Contemporary ecological risks are increasingly global in scale, scope, and impact with strong levels of interconnection not only across the borders of nations, but across continents. Action to address them, however, has to be taken at both global and national level. The environment is a classic common good: all benefit from healthy ecosystems and a pollution-free planet, while extraction of natural resources and pollution by some compromise the benefit for many.
A number of international institutions oversee monitoring, assessment, and reporting on problem identification and implementation; they set standards, policies, and laws; and they support the development of institutional capacity to address existing and emerging problems at the national level. Governments crafted the institutional architecture for managing global ecological risks in the 1970s with the creation of the anchor institution for the global environment: the United Nations Environment Program, now known as UN Environment. Global environmental conventions, also known as treaties or agreements, are the main international legal instrument for promoting collective action toward managing ecological risk and staying within the safe planetary operating space. Their number and membership has increased dramatically.
About a dozen international treaties deal with global issues including climate change, land-system change, biosphere change, and chemicals and waste. These include the UN conventions on climate change, biodiversity, migratory species, trade in endangered species, desertification, persistent organic pollutants, among others. The expectation is that when countries implement their obligations under the treaties, the problems will be managed and ultimately resolved. At the national level, governments have established ministries and authorities to deal with environmental concerns, advocate for ecologically informed decision making, and improve national capacity.
States voluntarily create international agreements to govern their relations through legal responsibilities. There is, however, no overarching judicial system or a coercive penal system that could ensure effective enforcement of the agreements that deal with environmental issues. Breaches cannot be sanctioned. Compliance and implementation have to be enticed rather than coerced. Environmental agreements such as the 2015 Paris Agreement, for example, are explicitly non-punitive: countries face no penalties for not meeting their commitments. Rather, they are facilitative, as international institutions commit to support compliance and implementation.
Importantly, many countries are implementing their obligations. The Environmental Conventions Index developed by the team at the Center for Governance and Sustainability at the University of Massachusetts Boston measures the implementation of global environmental conventions. The Index is a composite score based on the national reports that member states submit to each convention secretariat and illustrates trends across countries, within countries (across issues and over time), and across the conventions. It highlights the leaders and the laggards and raises questions about the determinants of implementation. Availability of data, comprehensive regulations, national capacities, cooperation, and funding emerge as important factors.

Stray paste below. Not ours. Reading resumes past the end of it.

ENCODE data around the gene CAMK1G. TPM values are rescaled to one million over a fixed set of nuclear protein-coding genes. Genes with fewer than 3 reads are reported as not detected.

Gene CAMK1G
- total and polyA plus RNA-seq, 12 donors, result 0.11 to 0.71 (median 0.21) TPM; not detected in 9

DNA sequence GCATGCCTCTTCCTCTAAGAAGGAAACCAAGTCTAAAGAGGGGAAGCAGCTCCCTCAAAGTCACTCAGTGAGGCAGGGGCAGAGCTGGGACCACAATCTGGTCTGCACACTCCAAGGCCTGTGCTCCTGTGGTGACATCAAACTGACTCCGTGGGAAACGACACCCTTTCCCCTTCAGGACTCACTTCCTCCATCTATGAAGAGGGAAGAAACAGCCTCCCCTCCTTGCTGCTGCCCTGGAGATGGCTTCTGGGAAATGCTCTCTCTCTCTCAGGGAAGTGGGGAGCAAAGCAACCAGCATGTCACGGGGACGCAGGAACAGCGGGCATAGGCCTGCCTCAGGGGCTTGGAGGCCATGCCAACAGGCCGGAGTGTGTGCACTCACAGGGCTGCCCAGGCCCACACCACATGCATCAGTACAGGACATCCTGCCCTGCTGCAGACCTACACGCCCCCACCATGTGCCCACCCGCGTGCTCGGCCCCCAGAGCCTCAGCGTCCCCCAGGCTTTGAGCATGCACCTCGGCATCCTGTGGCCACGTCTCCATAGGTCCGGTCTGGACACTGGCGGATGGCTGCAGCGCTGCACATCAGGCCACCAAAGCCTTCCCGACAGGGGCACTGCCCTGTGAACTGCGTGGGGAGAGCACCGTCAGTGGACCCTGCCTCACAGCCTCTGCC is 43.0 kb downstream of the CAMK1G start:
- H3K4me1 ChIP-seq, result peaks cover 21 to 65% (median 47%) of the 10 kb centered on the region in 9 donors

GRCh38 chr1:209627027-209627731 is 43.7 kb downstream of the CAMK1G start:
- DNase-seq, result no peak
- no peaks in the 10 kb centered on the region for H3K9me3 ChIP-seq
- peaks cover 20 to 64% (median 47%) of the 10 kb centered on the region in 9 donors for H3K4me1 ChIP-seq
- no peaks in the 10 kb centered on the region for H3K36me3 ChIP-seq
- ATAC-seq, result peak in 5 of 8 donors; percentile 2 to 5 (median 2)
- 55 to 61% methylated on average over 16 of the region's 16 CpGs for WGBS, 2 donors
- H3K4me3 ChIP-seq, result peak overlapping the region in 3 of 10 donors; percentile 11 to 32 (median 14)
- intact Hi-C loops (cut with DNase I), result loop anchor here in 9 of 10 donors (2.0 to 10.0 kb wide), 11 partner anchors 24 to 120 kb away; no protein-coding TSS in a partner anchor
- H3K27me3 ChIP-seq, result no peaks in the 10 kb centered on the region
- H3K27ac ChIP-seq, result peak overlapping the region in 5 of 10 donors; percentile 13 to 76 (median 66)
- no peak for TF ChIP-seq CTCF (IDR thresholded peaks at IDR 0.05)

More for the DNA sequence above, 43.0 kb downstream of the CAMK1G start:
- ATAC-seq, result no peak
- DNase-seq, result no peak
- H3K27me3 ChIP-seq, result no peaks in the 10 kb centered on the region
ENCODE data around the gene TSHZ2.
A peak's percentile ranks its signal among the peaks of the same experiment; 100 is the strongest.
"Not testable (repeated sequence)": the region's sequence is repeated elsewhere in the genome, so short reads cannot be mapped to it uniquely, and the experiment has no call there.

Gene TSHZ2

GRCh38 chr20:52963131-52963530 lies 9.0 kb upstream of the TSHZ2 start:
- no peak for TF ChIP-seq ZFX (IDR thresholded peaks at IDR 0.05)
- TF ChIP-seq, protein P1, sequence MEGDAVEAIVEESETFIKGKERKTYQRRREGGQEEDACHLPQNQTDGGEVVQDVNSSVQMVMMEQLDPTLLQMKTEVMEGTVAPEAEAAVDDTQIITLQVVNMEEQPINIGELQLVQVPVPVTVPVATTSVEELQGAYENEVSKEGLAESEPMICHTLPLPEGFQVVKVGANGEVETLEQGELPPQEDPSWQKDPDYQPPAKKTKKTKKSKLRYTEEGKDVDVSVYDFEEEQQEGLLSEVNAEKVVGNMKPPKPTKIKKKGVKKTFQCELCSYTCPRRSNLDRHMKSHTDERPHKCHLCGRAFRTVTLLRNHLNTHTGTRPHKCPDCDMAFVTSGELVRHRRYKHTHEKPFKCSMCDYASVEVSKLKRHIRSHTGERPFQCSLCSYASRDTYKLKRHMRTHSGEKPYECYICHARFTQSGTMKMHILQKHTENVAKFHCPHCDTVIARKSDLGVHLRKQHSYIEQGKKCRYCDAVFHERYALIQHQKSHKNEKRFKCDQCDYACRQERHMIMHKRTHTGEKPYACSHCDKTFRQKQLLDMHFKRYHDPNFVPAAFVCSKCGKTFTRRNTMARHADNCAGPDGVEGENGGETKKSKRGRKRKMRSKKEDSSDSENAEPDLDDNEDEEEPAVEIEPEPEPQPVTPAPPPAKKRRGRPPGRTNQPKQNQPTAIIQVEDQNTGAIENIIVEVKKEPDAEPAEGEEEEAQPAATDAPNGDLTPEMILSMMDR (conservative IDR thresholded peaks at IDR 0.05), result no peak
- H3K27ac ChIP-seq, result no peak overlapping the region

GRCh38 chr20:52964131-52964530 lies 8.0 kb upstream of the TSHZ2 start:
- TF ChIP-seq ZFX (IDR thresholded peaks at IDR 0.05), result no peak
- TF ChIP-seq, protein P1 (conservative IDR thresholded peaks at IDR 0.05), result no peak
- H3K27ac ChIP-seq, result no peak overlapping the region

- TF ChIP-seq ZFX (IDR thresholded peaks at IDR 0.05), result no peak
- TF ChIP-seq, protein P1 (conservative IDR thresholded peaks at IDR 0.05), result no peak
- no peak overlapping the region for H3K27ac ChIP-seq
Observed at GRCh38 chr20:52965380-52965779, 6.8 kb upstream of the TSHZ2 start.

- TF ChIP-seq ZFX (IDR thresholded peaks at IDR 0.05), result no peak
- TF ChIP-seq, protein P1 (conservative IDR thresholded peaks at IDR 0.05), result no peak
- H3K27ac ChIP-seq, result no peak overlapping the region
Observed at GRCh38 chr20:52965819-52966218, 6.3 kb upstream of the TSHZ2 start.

Reporting is the fundamental mechanism to entice and ensure implementation. National reports on progress in achieving global commitments are part of every agreement.
Reporting is the fundamental mechanism to entice and monitor implementation. National reports on progress in achieving global commitments are part of every agreement. Reporting, however, is a challenge because of low capacity and poor data in countries, an inadequate reporting system that does not always cover the comprehensive nature of the issues, and lack of analysis of and feedback on submitted reports. It is notable, however, that the complexity of the reporting process is not necessarily a deterrent to reporting compliance. The Ramsar Convention on wetlands, for example, requires countries to report on over 100 indicators and has among the highest reporting rates with member states reporting at close to 90% of the time.
Enforcement mechanisms do not guarantee that international commitments will be implemented, and much less that problems will be solved. Countries, however, care about reputation and can be influenced by ratings and rankings, an approach to global performance assessment that has come to be known as scorecard diplomacy. This form of soft power can shape national policies and outcomes as it goes beyond ‘naming and shaming’ to ‘naming and acclaiming’. It outlines actions that could lead to better ranking, and enables learning across peers. Scorecard diplomacy has proven effective in national governance, corruption, human trafficking, environmental democracy, and environmental performance.
In the run up to the 2015 Paris Agreement, the narrative around climate change changed from a story of sacrifice to a story of opportunity. Companies, cities, and countries saw the transformation to a low carbon economy as desirable, inevitable, and irrevocable and pledged to lead it. By embracing the challenge of environmental preservation as an opportunity for the future, institutions and individuals could support effective implementation of ambitious proposals and create a community of change agents around the globe.
Associate Professor of Global Governance and Director, Center for Governance and Sustainability, University of Massachusetts Boston; Global Challenges Foundation Ambassador